One look around the old Campo de Fútbol de Las Gaunas and you could practically chart the progress of the then resident club, CD Logroñés. Such was the haphazard development of the ground, that a total of 6 covers and two open terraces made up the stadium, each added at different phases in the club’s rise through the leagues. I first clapped eyes on Las Gaunas in the early 1990s. These were pre-internet and Sky TV days, so if you wanted to watch Spanish football from the comfort of your own home, you needed to improvise. Thanks to a bit of aerial wiggling and re-tuning I could pick up S4C’s coverage of La Liga on Sgorio, a highlights package that aired at some unearthly hour on a Monday. Needless to say, the Campo de Fútbol de Las Gaunas caught my bleary eyes.
Las Gaunas was no ordinary football ground. At a time when stadium uniformity was gaining momentum, this was a football ground that seemed to have been made up as they went along, a sort of Spanish equivalent to Oxford United’s Manor Ground. But, let’s take you back in time, to 1924 in fact, when the original Club Deportivo Logroño left their basic Campo de La Trilladora or Las Chiribitas in the east of the city, for a more suitable field to the south. The field was owned by the Gaona sisters, but this was soon distorted to Las Gaunas and it staged its first match on 15 June 1924 when French side, Vie au Grand Air du Medoc was defeated 3-0. Due to the fact that there was no football federation in La Rioja, CD Logroño joined the Guipuzcoan league in the late 1920s and even reached the semi-finals of the Copa del Rey in 1931. The club was struggling financially (a recurrent theme for football in Logroño) and even though it was invited to take part in an expanded second division Championship in 1934, it folded after completing just three of its 16 fixtures.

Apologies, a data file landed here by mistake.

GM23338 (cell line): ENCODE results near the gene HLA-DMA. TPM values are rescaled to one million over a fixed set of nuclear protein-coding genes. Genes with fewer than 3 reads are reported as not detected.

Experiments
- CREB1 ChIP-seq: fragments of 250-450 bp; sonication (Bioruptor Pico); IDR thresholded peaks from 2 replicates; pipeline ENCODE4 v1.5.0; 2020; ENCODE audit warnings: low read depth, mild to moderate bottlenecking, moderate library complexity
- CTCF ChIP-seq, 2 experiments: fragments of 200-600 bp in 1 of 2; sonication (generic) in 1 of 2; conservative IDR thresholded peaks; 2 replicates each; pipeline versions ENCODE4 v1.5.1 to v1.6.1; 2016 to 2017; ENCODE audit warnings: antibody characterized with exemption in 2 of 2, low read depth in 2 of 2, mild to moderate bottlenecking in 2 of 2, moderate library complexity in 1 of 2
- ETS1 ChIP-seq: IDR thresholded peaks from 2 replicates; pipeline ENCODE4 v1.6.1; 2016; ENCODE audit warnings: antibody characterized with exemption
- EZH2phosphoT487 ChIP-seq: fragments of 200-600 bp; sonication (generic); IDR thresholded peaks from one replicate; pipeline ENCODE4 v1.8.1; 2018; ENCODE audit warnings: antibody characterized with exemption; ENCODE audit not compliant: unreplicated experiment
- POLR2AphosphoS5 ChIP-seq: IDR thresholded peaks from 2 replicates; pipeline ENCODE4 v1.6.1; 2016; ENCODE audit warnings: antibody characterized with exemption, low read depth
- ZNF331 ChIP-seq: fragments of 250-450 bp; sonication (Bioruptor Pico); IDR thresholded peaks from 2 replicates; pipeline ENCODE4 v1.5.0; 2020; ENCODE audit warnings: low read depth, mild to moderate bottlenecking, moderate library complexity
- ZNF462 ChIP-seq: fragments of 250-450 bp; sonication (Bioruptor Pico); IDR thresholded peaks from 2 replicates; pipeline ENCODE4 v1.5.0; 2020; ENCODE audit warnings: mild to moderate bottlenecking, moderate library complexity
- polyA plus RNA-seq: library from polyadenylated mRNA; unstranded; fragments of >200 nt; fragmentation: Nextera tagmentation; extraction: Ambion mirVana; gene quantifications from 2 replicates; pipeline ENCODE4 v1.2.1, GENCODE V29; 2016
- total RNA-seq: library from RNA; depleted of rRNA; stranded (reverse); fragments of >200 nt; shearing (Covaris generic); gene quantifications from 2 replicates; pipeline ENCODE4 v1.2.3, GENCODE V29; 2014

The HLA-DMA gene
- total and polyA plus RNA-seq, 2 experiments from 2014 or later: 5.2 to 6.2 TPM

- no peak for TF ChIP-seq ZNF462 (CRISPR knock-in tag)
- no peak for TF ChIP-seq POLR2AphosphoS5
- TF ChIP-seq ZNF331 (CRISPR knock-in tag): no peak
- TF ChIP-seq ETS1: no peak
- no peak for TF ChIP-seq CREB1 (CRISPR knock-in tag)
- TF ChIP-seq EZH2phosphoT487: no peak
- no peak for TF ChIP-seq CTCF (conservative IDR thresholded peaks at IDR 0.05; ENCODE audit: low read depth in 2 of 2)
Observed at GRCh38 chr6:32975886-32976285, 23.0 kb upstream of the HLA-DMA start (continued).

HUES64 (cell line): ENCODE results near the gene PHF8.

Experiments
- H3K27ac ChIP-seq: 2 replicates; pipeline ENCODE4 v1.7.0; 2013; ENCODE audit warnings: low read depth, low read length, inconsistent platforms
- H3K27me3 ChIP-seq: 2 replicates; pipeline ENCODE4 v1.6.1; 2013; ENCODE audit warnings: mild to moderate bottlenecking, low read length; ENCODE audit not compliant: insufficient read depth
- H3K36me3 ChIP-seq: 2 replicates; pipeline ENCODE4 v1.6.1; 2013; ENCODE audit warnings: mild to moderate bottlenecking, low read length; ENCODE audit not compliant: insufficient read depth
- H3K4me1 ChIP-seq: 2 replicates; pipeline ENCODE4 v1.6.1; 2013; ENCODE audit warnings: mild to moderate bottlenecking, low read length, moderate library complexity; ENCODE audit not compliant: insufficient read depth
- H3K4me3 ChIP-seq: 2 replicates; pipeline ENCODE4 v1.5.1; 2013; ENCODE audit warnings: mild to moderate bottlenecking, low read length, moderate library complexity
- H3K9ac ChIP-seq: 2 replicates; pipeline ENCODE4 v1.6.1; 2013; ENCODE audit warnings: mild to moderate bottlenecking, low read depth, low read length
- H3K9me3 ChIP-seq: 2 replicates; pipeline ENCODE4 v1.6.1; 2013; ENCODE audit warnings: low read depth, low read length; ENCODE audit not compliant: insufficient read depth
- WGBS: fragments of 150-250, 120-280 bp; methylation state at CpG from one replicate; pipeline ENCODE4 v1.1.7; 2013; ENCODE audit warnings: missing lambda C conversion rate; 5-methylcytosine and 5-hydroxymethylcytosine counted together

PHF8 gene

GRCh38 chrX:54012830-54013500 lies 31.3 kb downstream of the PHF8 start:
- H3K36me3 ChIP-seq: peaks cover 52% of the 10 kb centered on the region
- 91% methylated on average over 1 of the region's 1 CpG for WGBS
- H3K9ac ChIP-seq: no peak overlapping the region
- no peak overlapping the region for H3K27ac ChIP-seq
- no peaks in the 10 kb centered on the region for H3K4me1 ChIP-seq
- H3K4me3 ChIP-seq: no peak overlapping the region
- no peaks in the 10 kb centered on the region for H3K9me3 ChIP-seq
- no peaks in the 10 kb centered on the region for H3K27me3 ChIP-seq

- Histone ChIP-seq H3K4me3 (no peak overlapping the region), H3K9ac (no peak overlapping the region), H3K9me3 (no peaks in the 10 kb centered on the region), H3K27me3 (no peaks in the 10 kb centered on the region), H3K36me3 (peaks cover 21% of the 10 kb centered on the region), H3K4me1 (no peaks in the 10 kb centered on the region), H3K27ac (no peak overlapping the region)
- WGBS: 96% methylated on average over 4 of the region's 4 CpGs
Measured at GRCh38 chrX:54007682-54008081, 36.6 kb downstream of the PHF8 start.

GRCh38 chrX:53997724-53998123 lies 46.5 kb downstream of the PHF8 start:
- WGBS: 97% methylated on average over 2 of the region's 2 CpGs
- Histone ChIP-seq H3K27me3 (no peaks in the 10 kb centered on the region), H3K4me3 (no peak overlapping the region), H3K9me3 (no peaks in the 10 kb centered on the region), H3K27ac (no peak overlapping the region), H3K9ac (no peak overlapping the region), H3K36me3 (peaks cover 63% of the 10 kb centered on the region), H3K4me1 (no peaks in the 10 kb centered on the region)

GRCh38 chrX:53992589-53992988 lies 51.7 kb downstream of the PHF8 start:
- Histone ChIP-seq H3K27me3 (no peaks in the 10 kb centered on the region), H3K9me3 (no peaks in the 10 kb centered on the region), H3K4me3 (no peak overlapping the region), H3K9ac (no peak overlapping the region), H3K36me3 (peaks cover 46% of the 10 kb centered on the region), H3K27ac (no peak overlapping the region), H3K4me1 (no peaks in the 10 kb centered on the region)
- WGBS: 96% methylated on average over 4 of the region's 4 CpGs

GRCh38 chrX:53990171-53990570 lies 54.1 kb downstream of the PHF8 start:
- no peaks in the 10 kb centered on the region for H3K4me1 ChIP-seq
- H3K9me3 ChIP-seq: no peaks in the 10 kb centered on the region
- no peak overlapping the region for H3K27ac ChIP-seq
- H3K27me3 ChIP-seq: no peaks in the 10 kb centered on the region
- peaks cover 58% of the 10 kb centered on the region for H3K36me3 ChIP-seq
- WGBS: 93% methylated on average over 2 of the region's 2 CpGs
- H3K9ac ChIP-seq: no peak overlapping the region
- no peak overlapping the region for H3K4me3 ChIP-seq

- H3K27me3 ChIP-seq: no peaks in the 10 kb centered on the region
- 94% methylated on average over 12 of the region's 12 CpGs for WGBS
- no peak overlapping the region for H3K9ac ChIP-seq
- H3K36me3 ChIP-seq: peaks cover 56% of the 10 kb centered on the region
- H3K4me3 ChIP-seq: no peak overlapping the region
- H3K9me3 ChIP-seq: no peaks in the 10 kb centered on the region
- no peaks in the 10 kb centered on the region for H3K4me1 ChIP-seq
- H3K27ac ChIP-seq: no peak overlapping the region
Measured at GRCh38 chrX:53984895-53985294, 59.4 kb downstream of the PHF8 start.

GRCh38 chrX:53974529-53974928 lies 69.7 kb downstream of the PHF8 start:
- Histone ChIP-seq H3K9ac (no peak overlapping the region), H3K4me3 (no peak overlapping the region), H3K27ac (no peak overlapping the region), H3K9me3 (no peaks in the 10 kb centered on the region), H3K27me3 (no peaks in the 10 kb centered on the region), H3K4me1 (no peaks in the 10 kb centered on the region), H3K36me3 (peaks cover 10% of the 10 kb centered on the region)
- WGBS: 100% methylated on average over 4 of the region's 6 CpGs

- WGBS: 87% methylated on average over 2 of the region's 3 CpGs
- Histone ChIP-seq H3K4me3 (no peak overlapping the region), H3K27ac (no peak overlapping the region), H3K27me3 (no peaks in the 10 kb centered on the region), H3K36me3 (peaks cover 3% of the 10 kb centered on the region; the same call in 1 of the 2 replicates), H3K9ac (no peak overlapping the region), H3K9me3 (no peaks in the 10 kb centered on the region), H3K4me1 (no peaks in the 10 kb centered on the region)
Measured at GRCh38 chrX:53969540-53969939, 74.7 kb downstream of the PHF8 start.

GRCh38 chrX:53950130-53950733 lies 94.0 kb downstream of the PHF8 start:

Senior football returned to Logroño in 1940, with the formation of Club Deportivo Logroñés and although it’s the initial season in the Tercera ended in demotion, the club returned to the third tier in 1943, winning the league, but not promotion. The club finally earned promotion to La Segunda in 1950, when a second place finish saw it enter the playoffs. Here they prevailed alongside UD Huesca and debuted in La Segunda in 1950-51. Las Gaunas, which was essentially a fenced-off field with a 20-metre stand, was among the most basic grounds in the second tier, but that didn’t stop the club from impressing. The 1951-52 season saw Logroñés finish second and enter the playoffs for a place in La Primera. The club eventually finished fifth out of six in the playoff group, but keen to keep progressing, they built a terrace at the southern end of the ground in 1954. Their tenure in La Segunda came to an end in 1957 amid another financial crisis, that had even seen them become an affiliated club of Real Valladolid for one season. Logroñés dropped to the Tercera and here they stayed for much of the 1960s, apart for a season-long sojourn in La Segunda in 66-67.
Las Gaunas was still very rudimentary, but having been purchased by the municipality in 1962, the stadium started to see some changes. Narrow propped covers were added over the steps next to the Preferencia and north end of the ground, and floodlights were switched on with a friendly against Elche in 1969. All of the changes were made in time for the club’s return to La Segunda, that was achieved thanks to a stunning season in the Tercera, where Logroñés scored 120 goals and eventually beat Hercules 3-1 in the play-off final at the Santiago Bernabeu. Following a sixth-place finish in 1972, the municipality built the Fondo General on the east side of the ground, which was a large covered terrace with a capacity of 5,000. However, more financial problems were just around the corner and the club fell into the Tercera in 1973 with debts of over 22 million pesetas. They were saved from extinction by Lázaro Carasa, who paid off the debt and remained president for much of the 1970s. A Tercera title in 1977-78 earned the club promotion to Segunda B and here they remained until 1984 when promotion to La Segunda saw Logroñés embark on the most exciting journey in the club’s history.